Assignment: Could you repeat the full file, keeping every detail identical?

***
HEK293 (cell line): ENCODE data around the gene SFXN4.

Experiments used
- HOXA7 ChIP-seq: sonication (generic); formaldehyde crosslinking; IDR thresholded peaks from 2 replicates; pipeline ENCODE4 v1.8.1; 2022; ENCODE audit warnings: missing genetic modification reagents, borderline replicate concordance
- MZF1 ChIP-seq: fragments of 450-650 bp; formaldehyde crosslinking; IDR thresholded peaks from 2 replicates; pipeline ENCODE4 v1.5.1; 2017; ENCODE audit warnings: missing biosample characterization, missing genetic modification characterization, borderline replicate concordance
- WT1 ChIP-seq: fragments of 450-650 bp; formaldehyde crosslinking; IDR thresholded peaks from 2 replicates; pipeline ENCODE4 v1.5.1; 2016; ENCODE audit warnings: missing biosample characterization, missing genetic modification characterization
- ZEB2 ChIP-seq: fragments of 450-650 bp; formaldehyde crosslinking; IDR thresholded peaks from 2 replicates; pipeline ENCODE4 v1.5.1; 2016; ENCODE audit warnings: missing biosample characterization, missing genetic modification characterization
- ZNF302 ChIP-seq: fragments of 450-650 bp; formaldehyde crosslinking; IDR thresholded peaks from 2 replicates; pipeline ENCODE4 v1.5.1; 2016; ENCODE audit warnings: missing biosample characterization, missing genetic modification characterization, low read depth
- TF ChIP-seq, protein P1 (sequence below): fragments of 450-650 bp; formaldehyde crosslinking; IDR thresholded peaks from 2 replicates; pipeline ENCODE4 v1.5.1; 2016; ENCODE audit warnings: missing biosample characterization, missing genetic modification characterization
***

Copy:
HEK293 (cell line): ENCODE data around the gene SFXN4.

Experiments used
- HOXA7 ChIP-seq: sonication (generic); formaldehyde crosslinking; IDR thresholded peaks from 2 replicates; pipeline ENCODE4 v1.8.1; 2022; ENCODE audit warnings: missing genetic modification reagents, borderline replicate concordance
- MZF1 ChIP-seq: fragments of 450-650 bp; formaldehyde crosslinking; IDR thresholded peaks from 2 replicates; pipeline ENCODE4 v1.5.1; 2017; ENCODE audit warnings: missing biosample characterization, missing genetic modification characterization, borderline replicate concordance
- WT1 ChIP-seq: fragments of 450-650 bp; formaldehyde crosslinking; IDR thresholded peaks from 2 replicates; pipeline ENCODE4 v1.5.1; 2016; ENCODE audit warnings: missing biosample characterization, missing genetic modification characterization
- ZEB2 ChIP-seq: fragments of 450-650 bp; formaldehyde crosslinking; IDR thresholded peaks from 2 replicates; pipeline ENCODE4 v1.5.1; 2016; ENCODE audit warnings: missing biosample characterization, missing genetic modification characterization
- ZNF302 ChIP-seq: fragments of 450-650 bp; formaldehyde crosslinking; IDR thresholded peaks from 2 replicates; pipeline ENCODE4 v1.5.1; 2016; ENCODE audit warnings: missing biosample characterization, missing genetic modification characterization, low read depth
- TF ChIP-seq, protein P1 (sequence below): fragments of 450-650 bp; formaldehyde crosslinking; IDR thresholded peaks from 2 replicates; pipeline ENCODE4 v1.5.1; 2016; ENCODE audit warnings: missing biosample characterization, missing genetic modification characterization